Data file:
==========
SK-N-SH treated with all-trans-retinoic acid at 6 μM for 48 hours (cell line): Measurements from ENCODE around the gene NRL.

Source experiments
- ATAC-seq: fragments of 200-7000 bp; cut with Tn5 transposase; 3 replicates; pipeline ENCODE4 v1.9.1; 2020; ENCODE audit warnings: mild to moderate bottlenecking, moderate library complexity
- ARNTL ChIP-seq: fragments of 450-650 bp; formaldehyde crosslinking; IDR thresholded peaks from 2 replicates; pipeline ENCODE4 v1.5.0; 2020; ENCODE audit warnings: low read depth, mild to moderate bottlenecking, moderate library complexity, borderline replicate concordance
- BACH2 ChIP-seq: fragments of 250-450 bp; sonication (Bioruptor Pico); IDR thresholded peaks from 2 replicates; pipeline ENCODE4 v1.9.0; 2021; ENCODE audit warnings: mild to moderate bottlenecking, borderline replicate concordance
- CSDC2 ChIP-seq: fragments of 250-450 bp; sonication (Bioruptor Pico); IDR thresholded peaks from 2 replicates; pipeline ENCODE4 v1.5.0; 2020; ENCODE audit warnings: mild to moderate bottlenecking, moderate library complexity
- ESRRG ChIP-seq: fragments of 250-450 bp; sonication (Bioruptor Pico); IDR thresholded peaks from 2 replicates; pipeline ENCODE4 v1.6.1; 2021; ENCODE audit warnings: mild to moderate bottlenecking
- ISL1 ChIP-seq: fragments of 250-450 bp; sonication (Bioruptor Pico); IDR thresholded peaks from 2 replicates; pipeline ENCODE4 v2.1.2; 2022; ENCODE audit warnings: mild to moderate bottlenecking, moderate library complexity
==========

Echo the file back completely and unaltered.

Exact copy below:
SK-N-SH treated with all-trans-retinoic acid at 6 μM for 48 hours (cell line): Measurements from ENCODE around the gene NRL.

Source experiments
- ATAC-seq: fragments of 200-7000 bp; cut with Tn5 transposase; 3 replicates; pipeline ENCODE4 v1.9.1; 2020; ENCODE audit warnings: mild to moderate bottlenecking, moderate library complexity
- ARNTL ChIP-seq: fragments of 450-650 bp; formaldehyde crosslinking; IDR thresholded peaks from 2 replicates; pipeline ENCODE4 v1.5.0; 2020; ENCODE audit warnings: low read depth, mild to moderate bottlenecking, moderate library complexity, borderline replicate concordance
- BACH2 ChIP-seq: fragments of 250-450 bp; sonication (Bioruptor Pico); IDR thresholded peaks from 2 replicates; pipeline ENCODE4 v1.9.0; 2021; ENCODE audit warnings: mild to moderate bottlenecking, borderline replicate concordance
- CSDC2 ChIP-seq: fragments of 250-450 bp; sonication (Bioruptor Pico); IDR thresholded peaks from 2 replicates; pipeline ENCODE4 v1.5.0; 2020; ENCODE audit warnings: mild to moderate bottlenecking, moderate library complexity
- ESRRG ChIP-seq: fragments of 250-450 bp; sonication (Bioruptor Pico); IDR thresholded peaks from 2 replicates; pipeline ENCODE4 v1.6.1; 2021; ENCODE audit warnings: mild to moderate bottlenecking
- ISL1 ChIP-seq: fragments of 250-450 bp; sonication (Bioruptor Pico); IDR thresholded peaks from 2 replicates; pipeline ENCODE4 v2.1.2; 2022; ENCODE audit warnings: mild to moderate bottlenecking, moderate library complexity